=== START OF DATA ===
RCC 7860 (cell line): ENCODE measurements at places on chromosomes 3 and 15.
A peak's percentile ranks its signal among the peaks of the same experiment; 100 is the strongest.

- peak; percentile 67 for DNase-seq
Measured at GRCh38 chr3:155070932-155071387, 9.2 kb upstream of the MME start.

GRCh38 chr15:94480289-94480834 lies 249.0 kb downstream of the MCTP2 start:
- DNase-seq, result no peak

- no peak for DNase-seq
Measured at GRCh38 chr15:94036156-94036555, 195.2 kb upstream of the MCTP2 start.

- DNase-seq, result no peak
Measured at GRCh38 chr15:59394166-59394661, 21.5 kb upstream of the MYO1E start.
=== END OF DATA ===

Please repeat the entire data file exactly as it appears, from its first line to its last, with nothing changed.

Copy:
RCC 7860 (cell line): ENCODE measurements at places on chromosomes 3 and 15.
A peak's percentile ranks its signal among the peaks of the same experiment; 100 is the strongest.

- peak; percentile 67 for DNase-seq
Measured at GRCh38 chr3:155070932-155071387, 9.2 kb upstream of the MME start.

GRCh38 chr15:94480289-94480834 lies 249.0 kb downstream of the MCTP2 start:
- DNase-seq, result no peak

- no peak for DNase-seq
Measured at GRCh38 chr15:94036156-94036555, 195.2 kb upstream of the MCTP2 start.

- DNase-seq, result no peak
Measured at GRCh38 chr15:59394166-59394661, 21.5 kb upstream of the MYO1E start.